Unpacking Taking in the sights

I was happy to do some more character development in this passage. Ama got to act as moderating presence for Walter, Michael got to see a small crack in his shining vision of Walter, and Jeremy came to a strong conviction. Lets’ unpack.

The setting

We had such an ugly introduction to the Inner Valleys that I wanted to spend some time letting Jeremy experience some of it’s beauty. There are problems with the political structures in The Valleys, and the Inner Valleys do take more than they give. Most people there, however, are not like the guards or fear-mongering politicians. They are hard-working, peaceful, and actually quite generous. It’s important to see these people as people, and not merely those who are fortunate enough to been born in a wealthy area. After all, if they were all arrogant, selfish, and xenophobic, why would we care if Jeremy helped to save them from disaster?

Ama moderates Walter

Walter and Ama play off of each other extremely well. As Walter returns to the heart of the Inner Valleys, however, much of his more forceful persona is going to emerge. Ama is going to find herself, more and more, moderating Walter’s impact on his surroundings. It’s not that Walter is a bad guy, he’s actually a wonderfully compassionate soul, it’s just that his biggest blind spot is his own natural authority. He really does not see how when he shows up people get out of his way. Nor does he understand how is off-hand remarks are sometimes taken as commands. Ama will help Walter negotiate this blind spot, until he gets his footing back.

“… a brown man, through and through”

This is nothing more than simple role reversal. In so much of human culture its the expensive or difficult to maintain colors which designate things like honor, royalty, and purity. Purple, in part, became designated for royalty because it was so expensive. White was linked with purity because keeping something while is next to impossible. Cheap and easy colors, like browns, were the realm of the common.

Sadly, these thoughts got transferred to skin color. “White” became associated with “good upstanding person” and all other colors got linked with laziness, savagery, or untrustworthiness. Perhaps the worst of these attitudes is directed toward brown and black skin – people how have, for far too long, been associated with the idea of laziness, worthlessness, and violence.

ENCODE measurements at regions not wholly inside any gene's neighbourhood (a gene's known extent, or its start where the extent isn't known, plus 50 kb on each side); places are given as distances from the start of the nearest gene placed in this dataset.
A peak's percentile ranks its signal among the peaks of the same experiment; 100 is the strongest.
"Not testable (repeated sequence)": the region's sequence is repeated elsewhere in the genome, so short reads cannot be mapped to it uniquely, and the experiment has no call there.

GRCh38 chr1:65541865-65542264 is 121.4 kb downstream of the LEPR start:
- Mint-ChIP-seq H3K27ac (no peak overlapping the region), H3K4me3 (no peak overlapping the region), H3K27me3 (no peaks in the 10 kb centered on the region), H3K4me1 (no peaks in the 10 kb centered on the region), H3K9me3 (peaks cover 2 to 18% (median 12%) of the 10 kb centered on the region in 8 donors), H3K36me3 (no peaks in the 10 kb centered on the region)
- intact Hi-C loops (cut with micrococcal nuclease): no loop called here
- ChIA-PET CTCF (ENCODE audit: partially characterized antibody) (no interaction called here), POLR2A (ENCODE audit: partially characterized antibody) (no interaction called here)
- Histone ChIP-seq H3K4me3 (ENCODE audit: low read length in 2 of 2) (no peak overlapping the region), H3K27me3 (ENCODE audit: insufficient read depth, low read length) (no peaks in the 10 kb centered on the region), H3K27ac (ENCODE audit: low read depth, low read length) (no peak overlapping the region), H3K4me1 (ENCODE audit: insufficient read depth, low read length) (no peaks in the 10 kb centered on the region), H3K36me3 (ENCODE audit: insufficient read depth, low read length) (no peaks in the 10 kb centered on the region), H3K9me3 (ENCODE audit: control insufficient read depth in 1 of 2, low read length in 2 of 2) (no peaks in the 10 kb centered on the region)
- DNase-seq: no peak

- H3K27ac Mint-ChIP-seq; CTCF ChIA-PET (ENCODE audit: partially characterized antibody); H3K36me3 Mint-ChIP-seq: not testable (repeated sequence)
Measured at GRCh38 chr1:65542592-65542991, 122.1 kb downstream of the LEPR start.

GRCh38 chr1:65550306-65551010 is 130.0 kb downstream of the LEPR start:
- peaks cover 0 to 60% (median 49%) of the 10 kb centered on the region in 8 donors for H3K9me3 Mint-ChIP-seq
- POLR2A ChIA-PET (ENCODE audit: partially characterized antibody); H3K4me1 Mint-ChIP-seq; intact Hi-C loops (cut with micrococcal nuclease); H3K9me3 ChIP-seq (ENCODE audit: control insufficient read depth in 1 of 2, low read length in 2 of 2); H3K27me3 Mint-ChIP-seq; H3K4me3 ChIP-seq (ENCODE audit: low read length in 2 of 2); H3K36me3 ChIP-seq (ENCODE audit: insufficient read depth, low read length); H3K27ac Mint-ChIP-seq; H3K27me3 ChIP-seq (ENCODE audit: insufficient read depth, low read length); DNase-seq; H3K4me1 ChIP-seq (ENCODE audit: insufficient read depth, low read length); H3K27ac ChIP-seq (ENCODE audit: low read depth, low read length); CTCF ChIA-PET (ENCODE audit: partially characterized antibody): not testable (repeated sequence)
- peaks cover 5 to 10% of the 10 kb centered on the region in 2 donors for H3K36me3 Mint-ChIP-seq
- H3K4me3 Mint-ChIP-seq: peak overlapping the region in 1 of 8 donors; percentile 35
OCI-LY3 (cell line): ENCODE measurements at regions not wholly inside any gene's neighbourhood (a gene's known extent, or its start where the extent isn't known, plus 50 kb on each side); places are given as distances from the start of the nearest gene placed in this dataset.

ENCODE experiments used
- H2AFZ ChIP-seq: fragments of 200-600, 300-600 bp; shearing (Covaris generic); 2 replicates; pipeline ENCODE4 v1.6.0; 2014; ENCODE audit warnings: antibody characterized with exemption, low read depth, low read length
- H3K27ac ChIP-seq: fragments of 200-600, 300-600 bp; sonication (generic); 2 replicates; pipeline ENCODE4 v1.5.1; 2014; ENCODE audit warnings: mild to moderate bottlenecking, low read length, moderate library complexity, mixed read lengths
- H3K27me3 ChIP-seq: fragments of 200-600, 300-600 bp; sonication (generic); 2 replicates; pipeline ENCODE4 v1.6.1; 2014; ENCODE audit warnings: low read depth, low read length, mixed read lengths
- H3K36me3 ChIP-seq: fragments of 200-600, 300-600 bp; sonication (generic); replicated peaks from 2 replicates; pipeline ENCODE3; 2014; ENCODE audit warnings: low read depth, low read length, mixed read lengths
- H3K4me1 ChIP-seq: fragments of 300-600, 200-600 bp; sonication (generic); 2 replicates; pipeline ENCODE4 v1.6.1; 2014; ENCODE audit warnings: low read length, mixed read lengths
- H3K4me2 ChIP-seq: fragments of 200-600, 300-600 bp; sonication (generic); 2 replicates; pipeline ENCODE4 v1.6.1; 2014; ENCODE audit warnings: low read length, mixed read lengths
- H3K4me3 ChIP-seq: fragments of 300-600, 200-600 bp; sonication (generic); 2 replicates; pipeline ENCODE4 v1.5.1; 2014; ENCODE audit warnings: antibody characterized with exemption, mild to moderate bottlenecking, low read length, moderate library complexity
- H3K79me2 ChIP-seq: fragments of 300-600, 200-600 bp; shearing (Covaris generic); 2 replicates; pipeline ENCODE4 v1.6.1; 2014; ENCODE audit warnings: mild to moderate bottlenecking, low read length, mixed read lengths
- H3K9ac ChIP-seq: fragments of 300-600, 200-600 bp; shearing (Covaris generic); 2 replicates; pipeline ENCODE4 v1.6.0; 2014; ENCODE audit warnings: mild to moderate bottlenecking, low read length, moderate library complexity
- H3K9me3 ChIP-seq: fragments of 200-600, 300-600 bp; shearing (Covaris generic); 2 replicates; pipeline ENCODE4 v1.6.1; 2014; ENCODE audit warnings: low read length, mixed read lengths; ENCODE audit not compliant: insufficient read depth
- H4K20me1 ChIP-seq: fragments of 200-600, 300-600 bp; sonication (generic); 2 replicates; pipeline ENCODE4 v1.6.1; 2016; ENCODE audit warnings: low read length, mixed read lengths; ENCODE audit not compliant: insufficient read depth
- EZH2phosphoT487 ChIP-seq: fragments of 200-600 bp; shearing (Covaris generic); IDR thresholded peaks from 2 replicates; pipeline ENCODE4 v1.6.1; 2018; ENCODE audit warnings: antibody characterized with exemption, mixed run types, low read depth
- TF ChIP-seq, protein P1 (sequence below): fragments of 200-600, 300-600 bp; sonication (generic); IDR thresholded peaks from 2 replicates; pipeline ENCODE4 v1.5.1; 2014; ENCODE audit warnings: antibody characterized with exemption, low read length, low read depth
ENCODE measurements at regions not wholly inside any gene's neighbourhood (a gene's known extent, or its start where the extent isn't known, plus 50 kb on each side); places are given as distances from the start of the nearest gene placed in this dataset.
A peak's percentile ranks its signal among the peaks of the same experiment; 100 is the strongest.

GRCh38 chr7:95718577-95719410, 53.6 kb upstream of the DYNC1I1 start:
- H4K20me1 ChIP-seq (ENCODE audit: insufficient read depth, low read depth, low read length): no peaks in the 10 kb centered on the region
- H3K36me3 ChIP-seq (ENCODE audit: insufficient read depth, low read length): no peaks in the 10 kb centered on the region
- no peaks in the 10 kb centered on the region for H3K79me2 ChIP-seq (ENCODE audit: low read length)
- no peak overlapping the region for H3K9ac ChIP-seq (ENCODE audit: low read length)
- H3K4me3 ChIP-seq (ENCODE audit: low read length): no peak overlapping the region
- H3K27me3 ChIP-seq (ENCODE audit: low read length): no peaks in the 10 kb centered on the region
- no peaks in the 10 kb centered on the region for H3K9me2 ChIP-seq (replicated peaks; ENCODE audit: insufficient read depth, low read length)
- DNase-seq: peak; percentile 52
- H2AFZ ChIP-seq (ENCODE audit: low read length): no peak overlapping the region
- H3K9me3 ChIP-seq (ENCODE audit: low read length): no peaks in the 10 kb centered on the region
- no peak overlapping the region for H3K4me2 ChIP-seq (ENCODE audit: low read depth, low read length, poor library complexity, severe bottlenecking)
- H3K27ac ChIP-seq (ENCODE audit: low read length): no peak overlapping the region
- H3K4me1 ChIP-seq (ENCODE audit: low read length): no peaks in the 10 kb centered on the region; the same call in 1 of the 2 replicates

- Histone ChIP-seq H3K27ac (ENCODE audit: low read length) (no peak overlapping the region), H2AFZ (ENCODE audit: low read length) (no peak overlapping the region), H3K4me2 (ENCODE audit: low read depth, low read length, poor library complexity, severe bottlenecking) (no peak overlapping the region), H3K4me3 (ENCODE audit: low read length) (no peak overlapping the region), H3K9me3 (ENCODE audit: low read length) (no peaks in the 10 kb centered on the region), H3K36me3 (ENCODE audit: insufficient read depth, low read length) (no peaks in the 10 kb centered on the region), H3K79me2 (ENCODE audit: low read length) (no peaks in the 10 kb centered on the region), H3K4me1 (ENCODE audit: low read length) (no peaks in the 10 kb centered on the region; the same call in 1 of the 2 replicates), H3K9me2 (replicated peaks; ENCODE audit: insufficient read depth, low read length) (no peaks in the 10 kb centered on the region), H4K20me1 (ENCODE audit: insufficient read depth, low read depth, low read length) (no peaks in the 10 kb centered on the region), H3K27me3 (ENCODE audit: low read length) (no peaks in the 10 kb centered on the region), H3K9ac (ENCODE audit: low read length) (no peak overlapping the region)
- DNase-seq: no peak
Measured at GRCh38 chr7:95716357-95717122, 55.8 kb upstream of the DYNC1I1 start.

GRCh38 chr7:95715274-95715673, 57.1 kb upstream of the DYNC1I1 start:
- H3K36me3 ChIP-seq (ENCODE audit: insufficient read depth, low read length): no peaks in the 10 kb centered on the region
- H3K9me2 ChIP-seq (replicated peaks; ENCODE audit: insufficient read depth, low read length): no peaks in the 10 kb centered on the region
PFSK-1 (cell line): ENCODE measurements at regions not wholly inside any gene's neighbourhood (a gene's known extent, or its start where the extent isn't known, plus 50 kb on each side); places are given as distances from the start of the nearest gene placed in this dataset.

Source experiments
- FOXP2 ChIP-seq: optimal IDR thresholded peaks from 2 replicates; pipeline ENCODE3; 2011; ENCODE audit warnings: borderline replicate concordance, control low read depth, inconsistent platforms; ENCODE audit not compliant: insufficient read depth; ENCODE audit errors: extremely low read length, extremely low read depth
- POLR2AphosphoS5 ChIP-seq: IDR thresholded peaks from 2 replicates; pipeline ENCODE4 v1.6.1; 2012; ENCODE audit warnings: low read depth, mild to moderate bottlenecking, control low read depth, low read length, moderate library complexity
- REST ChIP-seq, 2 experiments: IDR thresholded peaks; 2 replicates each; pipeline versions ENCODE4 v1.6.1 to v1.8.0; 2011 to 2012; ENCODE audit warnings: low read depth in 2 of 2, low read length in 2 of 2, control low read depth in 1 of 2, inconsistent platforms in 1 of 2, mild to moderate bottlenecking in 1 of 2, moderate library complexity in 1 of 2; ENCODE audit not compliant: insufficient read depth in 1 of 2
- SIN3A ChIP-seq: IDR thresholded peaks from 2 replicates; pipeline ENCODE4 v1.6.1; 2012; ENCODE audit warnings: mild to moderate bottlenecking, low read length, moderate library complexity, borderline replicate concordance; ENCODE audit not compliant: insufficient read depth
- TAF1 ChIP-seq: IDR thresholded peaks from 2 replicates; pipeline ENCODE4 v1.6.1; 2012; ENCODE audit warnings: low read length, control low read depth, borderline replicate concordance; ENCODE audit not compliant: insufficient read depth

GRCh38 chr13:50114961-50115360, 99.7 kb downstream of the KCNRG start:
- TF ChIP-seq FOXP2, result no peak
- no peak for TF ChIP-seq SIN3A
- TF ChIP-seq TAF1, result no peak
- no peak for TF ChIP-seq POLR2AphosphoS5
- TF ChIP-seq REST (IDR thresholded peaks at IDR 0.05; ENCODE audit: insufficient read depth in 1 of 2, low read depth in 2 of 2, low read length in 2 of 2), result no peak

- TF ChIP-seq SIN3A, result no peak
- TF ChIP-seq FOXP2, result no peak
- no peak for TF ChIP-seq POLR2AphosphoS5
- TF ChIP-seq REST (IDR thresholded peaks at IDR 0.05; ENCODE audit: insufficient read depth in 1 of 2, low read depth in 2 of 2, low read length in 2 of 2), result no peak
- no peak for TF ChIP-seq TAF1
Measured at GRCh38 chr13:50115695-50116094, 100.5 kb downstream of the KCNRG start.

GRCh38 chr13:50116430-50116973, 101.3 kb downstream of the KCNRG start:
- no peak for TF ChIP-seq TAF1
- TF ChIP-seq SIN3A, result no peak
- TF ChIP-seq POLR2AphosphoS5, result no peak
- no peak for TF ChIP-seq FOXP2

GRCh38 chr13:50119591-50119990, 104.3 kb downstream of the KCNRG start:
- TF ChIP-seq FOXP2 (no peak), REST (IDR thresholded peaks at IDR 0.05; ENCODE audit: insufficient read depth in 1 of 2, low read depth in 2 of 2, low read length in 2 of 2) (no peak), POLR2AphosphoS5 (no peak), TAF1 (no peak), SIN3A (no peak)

In the world of The Valleys, brown is the color of honor, and purple of impending danger. So, in some small way I can help folks to think about these colors differently. This might come off “preachy” in the notes, but I hope it comes out naturally in the story itself. Thus far, I feel it has.

The purplish hue with which Jeremy envisions the Inner Valleys will soon be overwhelming Jeremy, to the point Ama will have to tutor him to filter it out completely. I like the idea of color casting as a diagnostic tool, but it also makes it way too easy for the characters to cheat their way through things.

Michael’s offense at Walter’s opening statement was, by the way, genuine. For years, Michael had held an idealized view of the Old Fox of The Ravine – seeing him displaying something as human as mistrust cracked that image a bit. It was necessary for this to happen. Meeting a hero is great for inspiring a character to take an interest in the events of the story, but you can only have relationships with people as they are – and that’s what drives a plot.

The coming trouble

Way back in the second passage of this story the guard at Water Gap said, “Far too close, they are getting bolder.” Back then, we had no idea what “they” were – no we recognize them as the Shadows. Beings which are clearly alien to human existence, as well as dangerous to be around, but not necessarily evil.

The shadows are, indeed getting bolder, and drawing further and further into The Valleys. In reality, they are being drawn to the Inner Valleys in response to the insight Jeremy shares – the trouble is coming there. The question is, “Why?”